We already had the hamster…
…and the hamster wheel.
- Hamster wheel – with a large enough diameter eg “Silent Runner” ~30cm
- Microcontroller with an integrated wifi chip (ESP8266) – eg a NodeMCU
- Infrared obstacle avoidance sensor – eg KY-032
- Small reflector stripe (eg aluminum foil)
- MQTT broker – eg Mosquitto
- Dynatrace SaaS
It was mandatory that we do not install any wires inside the terrarium. All wires had to be installed on the outside only, out of the hamster’s reach. We decided to use an infrared obstacle avoidance sensor — sensitive to light reflections — which could be placed on top of the terrarium. Next we applied an aluminum foil reflector stripe to the wheel.
The simplest way for us to process the sensor’s data was using a micro controller with an integrated wifi-chip. As a start we wanted to capture some metrics per rotation and some lap and night summary statistics like speed and distance. For all of these metrics we registered a custom time series identifier via the Dynatrace API and, additionally, the hamster wheel was registered as a custom device.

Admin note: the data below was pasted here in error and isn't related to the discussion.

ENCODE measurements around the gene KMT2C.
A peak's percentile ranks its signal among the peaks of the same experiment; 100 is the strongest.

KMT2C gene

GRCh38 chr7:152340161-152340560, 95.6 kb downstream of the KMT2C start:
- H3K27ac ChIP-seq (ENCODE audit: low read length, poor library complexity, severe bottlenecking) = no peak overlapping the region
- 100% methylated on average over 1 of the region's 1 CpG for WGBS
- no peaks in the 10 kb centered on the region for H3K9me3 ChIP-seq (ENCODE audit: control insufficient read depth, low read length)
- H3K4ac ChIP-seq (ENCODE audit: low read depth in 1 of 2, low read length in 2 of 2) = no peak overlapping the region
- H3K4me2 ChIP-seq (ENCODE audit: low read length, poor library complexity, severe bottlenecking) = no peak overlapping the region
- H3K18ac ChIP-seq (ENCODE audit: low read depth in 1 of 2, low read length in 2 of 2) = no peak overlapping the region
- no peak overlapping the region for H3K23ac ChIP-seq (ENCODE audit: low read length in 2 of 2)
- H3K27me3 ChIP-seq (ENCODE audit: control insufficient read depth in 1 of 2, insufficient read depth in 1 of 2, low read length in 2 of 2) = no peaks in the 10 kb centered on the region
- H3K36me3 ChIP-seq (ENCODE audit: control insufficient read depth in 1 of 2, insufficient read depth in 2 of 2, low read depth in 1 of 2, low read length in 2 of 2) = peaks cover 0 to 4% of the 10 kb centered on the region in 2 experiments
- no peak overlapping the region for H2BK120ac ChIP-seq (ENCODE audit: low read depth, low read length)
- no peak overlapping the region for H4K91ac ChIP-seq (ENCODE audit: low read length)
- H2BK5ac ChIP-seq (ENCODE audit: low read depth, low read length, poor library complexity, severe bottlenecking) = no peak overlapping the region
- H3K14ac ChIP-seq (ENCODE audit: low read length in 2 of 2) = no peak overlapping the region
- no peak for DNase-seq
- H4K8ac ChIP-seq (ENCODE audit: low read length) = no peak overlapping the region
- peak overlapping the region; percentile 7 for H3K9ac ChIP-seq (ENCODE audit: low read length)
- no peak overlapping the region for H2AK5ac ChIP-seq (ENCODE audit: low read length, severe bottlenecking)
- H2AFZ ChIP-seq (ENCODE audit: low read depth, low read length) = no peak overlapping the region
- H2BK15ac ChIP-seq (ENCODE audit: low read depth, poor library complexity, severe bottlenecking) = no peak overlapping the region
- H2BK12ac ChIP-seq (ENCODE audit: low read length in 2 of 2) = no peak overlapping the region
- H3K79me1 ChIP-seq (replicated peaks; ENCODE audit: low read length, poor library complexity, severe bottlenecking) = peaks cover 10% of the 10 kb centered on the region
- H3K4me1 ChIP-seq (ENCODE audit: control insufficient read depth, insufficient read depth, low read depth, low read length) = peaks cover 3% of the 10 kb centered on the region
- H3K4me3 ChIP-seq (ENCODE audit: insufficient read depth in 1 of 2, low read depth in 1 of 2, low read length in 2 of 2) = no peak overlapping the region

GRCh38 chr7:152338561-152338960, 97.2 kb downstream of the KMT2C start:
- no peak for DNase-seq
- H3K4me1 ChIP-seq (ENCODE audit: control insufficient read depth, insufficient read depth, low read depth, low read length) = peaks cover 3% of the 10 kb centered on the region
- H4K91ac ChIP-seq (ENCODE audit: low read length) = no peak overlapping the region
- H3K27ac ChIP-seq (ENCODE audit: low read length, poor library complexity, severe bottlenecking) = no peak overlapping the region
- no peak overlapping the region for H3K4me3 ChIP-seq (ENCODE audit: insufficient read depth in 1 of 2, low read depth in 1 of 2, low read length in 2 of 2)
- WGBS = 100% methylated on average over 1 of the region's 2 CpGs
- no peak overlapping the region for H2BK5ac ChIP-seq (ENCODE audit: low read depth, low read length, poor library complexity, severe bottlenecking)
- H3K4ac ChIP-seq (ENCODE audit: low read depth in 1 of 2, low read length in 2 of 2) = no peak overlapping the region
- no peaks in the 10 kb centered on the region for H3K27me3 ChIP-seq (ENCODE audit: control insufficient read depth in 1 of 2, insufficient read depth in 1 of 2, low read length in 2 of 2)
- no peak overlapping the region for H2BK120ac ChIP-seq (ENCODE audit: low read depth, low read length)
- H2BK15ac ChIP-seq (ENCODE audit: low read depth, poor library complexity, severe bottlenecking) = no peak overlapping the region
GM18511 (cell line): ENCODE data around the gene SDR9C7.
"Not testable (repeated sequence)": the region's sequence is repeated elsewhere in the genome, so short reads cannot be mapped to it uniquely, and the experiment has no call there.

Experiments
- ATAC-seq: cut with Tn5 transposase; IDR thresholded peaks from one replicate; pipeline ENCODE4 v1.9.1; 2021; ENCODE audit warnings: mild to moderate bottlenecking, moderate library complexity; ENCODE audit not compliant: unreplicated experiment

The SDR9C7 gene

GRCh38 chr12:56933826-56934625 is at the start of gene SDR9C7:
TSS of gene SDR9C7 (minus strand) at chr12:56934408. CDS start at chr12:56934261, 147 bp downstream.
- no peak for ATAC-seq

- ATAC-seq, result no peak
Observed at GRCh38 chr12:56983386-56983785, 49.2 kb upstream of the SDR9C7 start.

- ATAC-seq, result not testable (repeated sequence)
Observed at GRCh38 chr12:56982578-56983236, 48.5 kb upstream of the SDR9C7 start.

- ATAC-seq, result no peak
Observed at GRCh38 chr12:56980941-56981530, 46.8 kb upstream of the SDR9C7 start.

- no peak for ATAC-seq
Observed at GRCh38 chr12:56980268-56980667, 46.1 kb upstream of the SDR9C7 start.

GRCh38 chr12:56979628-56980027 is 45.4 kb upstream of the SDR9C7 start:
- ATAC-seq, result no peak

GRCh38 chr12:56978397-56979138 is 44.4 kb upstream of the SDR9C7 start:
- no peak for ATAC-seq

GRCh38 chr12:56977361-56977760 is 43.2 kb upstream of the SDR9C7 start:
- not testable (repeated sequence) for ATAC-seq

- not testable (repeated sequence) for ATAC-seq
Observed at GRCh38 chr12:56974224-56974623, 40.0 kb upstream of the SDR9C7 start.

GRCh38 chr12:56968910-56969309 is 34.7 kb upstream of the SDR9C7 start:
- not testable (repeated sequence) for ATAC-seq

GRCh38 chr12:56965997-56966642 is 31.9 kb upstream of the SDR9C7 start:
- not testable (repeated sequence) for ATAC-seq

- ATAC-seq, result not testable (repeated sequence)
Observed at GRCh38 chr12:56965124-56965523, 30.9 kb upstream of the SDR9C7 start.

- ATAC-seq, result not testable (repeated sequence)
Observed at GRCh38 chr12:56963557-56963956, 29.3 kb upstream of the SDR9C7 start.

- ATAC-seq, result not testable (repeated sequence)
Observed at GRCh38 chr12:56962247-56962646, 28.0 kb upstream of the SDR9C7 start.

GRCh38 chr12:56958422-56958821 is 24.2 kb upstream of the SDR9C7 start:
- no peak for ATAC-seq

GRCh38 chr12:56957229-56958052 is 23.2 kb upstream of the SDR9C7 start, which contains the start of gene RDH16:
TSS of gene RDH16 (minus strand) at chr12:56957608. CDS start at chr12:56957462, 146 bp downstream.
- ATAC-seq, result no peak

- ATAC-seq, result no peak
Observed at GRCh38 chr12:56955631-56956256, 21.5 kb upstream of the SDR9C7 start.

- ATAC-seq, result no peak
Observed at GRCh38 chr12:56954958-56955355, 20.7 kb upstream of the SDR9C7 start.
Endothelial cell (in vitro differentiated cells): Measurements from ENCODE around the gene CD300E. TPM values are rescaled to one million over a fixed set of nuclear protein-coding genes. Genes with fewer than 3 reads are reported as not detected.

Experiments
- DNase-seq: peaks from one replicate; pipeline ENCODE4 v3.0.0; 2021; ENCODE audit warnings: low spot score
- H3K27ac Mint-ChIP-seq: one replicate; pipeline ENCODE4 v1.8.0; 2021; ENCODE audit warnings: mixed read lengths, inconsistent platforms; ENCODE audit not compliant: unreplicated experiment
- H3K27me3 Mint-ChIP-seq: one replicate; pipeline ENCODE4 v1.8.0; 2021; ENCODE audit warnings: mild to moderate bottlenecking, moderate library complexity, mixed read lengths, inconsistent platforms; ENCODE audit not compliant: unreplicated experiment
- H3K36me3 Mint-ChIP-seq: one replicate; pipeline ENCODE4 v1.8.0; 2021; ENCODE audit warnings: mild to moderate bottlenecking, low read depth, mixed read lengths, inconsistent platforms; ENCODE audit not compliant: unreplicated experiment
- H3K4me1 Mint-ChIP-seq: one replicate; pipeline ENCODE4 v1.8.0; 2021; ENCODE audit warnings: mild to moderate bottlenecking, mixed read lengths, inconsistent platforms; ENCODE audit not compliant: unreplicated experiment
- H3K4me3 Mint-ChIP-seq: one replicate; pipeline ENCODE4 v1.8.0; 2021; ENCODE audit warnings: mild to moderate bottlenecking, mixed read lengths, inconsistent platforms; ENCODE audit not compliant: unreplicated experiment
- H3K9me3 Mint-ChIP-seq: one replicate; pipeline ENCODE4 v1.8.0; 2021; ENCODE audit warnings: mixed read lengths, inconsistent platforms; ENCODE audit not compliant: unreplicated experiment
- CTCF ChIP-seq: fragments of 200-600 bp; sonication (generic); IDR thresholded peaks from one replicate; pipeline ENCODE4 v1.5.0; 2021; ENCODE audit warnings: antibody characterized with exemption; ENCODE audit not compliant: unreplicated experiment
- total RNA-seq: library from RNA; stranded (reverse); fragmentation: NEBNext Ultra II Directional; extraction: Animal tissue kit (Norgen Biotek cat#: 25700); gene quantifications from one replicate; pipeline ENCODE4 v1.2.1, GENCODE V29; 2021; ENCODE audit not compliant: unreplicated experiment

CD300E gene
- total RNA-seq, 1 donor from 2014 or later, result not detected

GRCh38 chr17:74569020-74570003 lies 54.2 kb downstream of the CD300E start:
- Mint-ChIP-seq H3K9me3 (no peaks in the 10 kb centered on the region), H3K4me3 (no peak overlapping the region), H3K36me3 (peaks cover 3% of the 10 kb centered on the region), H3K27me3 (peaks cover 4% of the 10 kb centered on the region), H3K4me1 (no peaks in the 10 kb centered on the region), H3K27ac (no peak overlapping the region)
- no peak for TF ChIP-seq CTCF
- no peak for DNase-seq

The microcontroller was programmed to calculate and send all the needed metrics to an MQTT broker used as a sort of relay station. MQTT is an extremely lightweight messaging protocol for devices with limited processing power and/or network bandwidth – thus, a perfect fit for us. As the Dynatrace API expects the metrics in JSON format we needed to add some conversion of the sensor’s raw data. This could easily be achieved by implementing a Node-RED flow.
Our flow subscribes to the MQTT broker filtering the incoming wheel’s sensor data. The data is then enriched with the current time stamp and converted to a JSON payload which is sent via HTTP to the Dynatrace REST API.Fitness Results